A budget decision to end stamp duty relief on the transfer of farm land — which has been roundly criticised by farming groups — came as a shock to the agriculture minister, it emerged last night.
Simon Coveney said he was not aware before Finance Minister Michael Noonan’s speech that the relief was apparently ending.
He said he is now seeking clarification from the Department of Finance about the matter.
However, it could be weeks before clarification emerges with the publication of the Finance Bill.
During his budget speech, Mr Noonan referred to a range of tax measures which supported farm expansion and the transfer of land.
He said he was extending the general 25% rate and the special 100% rate of stock relief, which were due to expire on Dec 31, for a further three years.
He said he would widen the definition of registered farm partnerships to add other production partnerships, such as beef, to the 640 milk production partnerships that can already avail of the enhanced 50% rate of stock relief.
He said qualifying, young, trained farmers in such partnerships can continue to avail of the 100% rate of stock relief.
He also introduced a relief from capital gains tax arising on disposals of farm land for farm restructuring purposes. This a once-off relief and will apply in respect of transactions initiated in the period from the start of Jan 2013 to the end of Dec 2015, subject to obtaining EU State-aid approval.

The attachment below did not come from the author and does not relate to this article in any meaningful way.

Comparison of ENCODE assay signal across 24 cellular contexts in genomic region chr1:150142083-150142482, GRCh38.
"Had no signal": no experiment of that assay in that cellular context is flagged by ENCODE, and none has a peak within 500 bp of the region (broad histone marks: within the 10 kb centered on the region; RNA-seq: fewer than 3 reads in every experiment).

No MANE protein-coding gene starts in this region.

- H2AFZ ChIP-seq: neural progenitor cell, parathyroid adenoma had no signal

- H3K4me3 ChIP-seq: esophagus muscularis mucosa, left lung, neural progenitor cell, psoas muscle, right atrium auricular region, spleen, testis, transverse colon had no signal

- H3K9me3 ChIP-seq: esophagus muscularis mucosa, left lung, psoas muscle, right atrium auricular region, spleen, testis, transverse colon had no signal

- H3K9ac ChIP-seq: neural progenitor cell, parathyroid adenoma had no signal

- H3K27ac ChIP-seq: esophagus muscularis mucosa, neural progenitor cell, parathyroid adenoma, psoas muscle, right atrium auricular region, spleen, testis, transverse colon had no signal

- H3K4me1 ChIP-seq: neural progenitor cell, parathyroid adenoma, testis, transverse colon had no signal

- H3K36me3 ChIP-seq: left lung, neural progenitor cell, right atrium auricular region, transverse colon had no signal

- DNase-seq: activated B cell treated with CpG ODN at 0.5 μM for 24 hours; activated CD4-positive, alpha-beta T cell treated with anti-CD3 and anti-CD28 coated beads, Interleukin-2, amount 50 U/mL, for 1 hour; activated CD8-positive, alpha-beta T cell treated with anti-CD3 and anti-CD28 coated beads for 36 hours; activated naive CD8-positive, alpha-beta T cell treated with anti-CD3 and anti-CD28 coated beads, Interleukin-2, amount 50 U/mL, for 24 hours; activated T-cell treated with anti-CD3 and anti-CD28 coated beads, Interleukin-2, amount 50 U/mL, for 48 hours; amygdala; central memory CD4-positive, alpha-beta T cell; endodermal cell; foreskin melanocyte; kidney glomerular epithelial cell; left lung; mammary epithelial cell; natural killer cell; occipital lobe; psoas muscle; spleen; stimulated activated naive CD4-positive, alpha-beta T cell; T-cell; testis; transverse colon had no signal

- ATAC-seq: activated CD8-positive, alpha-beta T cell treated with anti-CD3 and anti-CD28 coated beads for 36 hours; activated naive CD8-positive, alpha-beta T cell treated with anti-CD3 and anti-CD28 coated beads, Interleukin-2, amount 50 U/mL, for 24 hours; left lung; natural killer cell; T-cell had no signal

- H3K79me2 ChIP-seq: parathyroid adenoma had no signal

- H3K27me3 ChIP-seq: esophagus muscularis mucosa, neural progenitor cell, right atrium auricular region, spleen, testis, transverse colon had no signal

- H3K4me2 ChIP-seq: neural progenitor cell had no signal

But he made no mention of continuing the stamp duty relief on land transfers, which has been a key taxation measure for years.
It exempts young trained farmers from stamp duty if lands are transferred to them before they turn 35.
Macra national president Alan Jagoe said he was “absolutely dismayed” the relief was not renewed.
“This all-important trigger mechanism was an essential and well established measure to effect the early transfer of farms to the next generation,” he said.
“This flies in the face of the Food Harvest 2020 ambitions. The timing of this cut could not be worse as it is widely acknowledged that measures to reverse the ageing profile of Irish farmers are more essential now in the context of the plans for the agri-food industry.”
Macra chief executive, Edmond Connolly, said the move would result in young farmers facing stamp duty bills of up to €20,000.
Mr Coveney said ministers were normally briefed on the morning of the budget on the various tax measures being planned.
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